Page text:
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BREXIT BOMBSHELL: Theresa May will ask Cabinet to sign off Brexit deal or QUIT on TUESDAY


A CABINET source who is “close to the process” has reportedly revealed that we could be in for a shock come Tuesday, as the Prime Minister may well ask her Cabinet to sign off on a Brexit deal.


PUBLISHED: 00:04, Sat, Nov 3, 2018 | UPDATED: 00:05, Sat, Nov 3, 2018

Kate Hoey slams Sadiq Khan’s call for second Brexit vote


The stunning ultimatum was revealed on the BBC’s Brexitcast podcast on Friday morning.

The host, Laura Kuenssberg, said: “There’s a lot of suspicions, a cabinet source was saying to me on Thursday, ‘I think maybe next Tuesday Theresa May will try and bounce everyone into a deal.’”

She continued: “The cabinet has not yet had the discussion about what to do if this is as good as it gets.

“And it was put to me by somebody who’s close to the process: it’s possible that next Tuesday might be the day when Theresa May says ‘OK, this is as good as it gets. What you gonna do?

“What you gonna do, Jeremy Hunt?

“What you gonna do, Dominic Raab? Sajid Javid? Gavin Williamson? Geoffrey Cox?

“I know you don’t like it. Are you really really gonna walk out of this cabinet and say that you’d prefer no deal?’

“We might suddenly find ourselves in that moment.”


BBC’s Laura Kuensbergg warned of Brexit ultimatum (Image: BBC)

Ms Kuenssberg added: “There has to be some kind of sign of progress from the tunnel in the next five or six days if a summit, which wouldn’t be in itself for another two weeks, is actually going to be somewhere where a deal can be done.”

The BBC veteran later turned her attention to the difficulties surrounding the Irish border, arguing that the whole discussion about the backstop means that surely one is not in place if it is causing problems.

She said: “In quieter moments, some people who have been absolutely behind the EU strategy do say things, as one diplomat said to me this week, ‘the thing is, if we allow this to fall over the backstop and how perfect of a backstop there is, there’s no backstop at all.’”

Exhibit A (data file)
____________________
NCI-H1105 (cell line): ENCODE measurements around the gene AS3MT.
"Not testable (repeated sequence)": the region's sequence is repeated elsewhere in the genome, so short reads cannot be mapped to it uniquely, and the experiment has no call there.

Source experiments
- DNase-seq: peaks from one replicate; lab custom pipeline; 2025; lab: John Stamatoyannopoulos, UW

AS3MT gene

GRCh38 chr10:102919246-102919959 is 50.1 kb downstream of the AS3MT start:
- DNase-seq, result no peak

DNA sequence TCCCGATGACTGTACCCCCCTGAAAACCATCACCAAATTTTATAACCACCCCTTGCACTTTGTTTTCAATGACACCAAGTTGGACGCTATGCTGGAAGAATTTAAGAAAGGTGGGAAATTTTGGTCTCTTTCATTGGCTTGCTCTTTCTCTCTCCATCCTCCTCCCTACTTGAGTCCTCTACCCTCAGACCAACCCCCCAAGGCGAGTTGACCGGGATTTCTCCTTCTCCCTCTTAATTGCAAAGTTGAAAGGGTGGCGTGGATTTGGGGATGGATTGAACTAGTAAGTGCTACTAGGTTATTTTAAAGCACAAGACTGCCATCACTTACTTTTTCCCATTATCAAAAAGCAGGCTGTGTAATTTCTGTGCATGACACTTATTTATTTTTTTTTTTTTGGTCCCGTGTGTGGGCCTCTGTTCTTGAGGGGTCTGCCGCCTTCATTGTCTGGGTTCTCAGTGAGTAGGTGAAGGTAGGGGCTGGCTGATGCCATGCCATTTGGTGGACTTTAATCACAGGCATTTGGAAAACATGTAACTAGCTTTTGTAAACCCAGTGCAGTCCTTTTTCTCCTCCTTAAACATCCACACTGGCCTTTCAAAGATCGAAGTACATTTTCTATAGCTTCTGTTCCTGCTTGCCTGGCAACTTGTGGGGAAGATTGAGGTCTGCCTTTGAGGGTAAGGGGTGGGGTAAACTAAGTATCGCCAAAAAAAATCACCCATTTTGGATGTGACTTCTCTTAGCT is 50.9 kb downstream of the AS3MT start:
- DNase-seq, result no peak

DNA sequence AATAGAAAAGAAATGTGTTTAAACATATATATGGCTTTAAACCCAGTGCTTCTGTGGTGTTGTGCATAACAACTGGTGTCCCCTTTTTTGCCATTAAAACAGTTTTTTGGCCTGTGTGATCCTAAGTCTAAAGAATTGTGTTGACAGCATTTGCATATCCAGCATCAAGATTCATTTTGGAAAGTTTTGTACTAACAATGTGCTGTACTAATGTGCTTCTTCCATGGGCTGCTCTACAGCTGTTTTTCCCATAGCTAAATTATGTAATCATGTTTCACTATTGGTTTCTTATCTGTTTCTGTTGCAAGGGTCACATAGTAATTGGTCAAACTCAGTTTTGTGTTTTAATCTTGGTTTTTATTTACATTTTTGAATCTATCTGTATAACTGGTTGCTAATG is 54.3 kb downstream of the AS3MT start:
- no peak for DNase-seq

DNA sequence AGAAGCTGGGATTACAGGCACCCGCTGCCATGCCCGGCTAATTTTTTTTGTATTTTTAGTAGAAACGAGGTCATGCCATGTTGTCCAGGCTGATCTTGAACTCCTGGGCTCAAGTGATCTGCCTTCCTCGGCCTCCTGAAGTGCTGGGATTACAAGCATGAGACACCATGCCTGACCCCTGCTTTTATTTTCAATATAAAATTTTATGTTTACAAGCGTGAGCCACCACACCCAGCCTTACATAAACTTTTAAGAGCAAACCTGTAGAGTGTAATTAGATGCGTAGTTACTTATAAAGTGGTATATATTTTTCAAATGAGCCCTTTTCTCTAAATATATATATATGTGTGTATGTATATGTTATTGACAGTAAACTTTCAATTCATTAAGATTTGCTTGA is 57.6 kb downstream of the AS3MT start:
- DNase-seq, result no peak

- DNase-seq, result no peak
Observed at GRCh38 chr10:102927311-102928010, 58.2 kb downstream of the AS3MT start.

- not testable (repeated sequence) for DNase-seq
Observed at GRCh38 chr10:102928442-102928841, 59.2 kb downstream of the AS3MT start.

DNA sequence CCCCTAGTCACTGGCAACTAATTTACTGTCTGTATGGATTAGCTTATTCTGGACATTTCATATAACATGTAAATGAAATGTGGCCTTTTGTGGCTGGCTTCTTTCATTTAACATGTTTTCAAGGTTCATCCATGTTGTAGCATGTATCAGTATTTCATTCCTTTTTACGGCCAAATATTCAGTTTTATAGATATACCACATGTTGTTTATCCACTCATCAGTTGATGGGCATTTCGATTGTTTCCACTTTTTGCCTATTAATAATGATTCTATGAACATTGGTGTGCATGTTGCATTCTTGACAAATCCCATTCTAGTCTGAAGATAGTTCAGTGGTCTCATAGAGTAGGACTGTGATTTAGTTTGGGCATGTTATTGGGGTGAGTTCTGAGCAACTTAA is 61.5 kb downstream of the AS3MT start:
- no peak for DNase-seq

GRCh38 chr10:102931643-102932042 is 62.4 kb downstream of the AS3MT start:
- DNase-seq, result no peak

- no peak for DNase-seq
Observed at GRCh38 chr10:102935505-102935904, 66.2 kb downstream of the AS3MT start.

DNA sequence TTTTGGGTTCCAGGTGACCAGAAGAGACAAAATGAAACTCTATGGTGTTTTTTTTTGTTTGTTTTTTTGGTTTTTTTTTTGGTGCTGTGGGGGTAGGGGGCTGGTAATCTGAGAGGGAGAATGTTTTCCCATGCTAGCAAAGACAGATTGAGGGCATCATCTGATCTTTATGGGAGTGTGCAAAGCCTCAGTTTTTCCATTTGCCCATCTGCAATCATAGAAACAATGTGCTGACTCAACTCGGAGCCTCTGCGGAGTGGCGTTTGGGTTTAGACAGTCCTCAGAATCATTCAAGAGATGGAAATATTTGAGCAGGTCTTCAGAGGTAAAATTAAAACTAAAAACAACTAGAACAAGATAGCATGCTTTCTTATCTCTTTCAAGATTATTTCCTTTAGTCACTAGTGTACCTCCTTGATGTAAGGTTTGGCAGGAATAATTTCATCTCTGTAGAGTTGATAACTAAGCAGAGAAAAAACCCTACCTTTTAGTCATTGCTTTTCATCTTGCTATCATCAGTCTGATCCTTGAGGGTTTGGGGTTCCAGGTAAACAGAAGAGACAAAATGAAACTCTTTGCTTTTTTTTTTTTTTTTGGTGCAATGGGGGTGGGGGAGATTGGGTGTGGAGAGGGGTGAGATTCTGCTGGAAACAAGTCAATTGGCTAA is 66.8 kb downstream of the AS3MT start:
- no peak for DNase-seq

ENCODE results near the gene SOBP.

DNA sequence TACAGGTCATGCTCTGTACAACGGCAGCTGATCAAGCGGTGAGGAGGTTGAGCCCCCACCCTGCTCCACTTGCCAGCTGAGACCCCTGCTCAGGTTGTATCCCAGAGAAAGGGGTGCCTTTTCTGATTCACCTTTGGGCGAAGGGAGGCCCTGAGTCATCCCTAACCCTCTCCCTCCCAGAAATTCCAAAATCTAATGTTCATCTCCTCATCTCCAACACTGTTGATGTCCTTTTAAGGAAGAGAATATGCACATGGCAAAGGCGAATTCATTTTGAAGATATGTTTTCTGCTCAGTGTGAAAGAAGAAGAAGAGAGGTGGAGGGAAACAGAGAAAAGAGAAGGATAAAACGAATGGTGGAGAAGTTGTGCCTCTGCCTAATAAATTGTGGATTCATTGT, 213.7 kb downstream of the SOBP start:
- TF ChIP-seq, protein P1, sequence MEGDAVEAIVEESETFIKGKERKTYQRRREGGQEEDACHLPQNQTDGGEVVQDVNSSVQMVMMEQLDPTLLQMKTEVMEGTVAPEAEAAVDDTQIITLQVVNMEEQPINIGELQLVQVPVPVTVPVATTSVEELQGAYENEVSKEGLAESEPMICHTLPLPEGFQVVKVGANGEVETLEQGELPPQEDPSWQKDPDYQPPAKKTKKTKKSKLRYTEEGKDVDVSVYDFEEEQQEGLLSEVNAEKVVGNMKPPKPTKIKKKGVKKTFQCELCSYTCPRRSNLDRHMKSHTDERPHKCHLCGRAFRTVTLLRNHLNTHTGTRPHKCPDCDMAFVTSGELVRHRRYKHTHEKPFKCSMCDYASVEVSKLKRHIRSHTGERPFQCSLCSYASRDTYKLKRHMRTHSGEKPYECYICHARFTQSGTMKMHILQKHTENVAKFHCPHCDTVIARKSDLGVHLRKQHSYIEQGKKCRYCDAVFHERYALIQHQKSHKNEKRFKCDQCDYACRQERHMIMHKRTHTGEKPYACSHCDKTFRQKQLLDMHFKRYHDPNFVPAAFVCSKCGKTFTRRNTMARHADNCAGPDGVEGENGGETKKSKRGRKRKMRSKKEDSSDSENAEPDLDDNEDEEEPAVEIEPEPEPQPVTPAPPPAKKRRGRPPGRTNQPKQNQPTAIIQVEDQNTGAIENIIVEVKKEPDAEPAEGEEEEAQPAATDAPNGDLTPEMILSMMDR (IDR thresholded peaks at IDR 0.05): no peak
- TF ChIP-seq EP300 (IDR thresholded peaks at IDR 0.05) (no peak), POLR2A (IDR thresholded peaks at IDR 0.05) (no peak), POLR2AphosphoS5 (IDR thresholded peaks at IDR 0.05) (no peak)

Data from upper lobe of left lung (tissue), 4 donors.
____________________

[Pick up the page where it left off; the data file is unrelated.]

The insightful commentator added: “If the economic futures of all of the population in Ireland, the population in the UK and the biggest free trading area in the Uk falls because two sets of negotiators could not agree on a wording….Will history look kindly on that, given the turmoil that not having a deal could produce?”



Brexit: Final vote could be DAYS before Christmas says BBC host


But Ms Kuenssberg also laid the blame for the negotiating deadlock squarely at Ireland’s door, citing the bitter infighting between Prime Minister Leo Varadker and his deputy, Simon Coveney.


Rumours of an early election in Ireland have intensified the power dynamic between the two high profile members of Fine Gael, Ireland’s largest governing party.


The established journalist said: “They’re a minority government and seeming to back down to the UK would, of course, be something very, very risky politically for Leo Varadkar.


“And as we said before, this is also part of the fuel of the kind of rivalry between him and Coveney.”



Irish Prime Minister Leo Varadkar is locked in a feud with deputy PM Simon Coveney (Image: BBC)


The former Newsnight presenter further claimed a Brexit deal will be voted on by MPs on December 21, or even Christmas Eve.


She said: “If the deal is in December it looks like the vote would end up being Friday 21, but someone in Government told me on Friday that there had been a discussion about whether or not it would be possible or not to have the final vote on Christmas eve. Can you imagine?”


The BBC’s Adam Fleming stepped in pointing out how “dramatic” a vote on Christmas Eve would be.


He said: “If Theresa May’s strategy is to make it feel like a real moment of drama and it is ‘choose the deal that is on offer or the abyss of no deal’.


(Image: UK)

The comments come as the pound enjoyed its best day of the year on Thursday as markets rushed to adjust to the possibility that a Brexit deal will certainly be clinched in the coming weeks.


This removed major uncertainty overshadowing the economy and the Bank of England as it tries to bring inflation back on target.


BNP Paribas analysts said: “Were it not for Brexit uncertainty, the Bank of England would probably have laid the groundwork on Friday for its next rate hike.


“Once the Monetary Policy Committee gets the Brexit ‘green light’, we expect two hikes in 2019, in May and November – sooner, and by more, than markets expect.”

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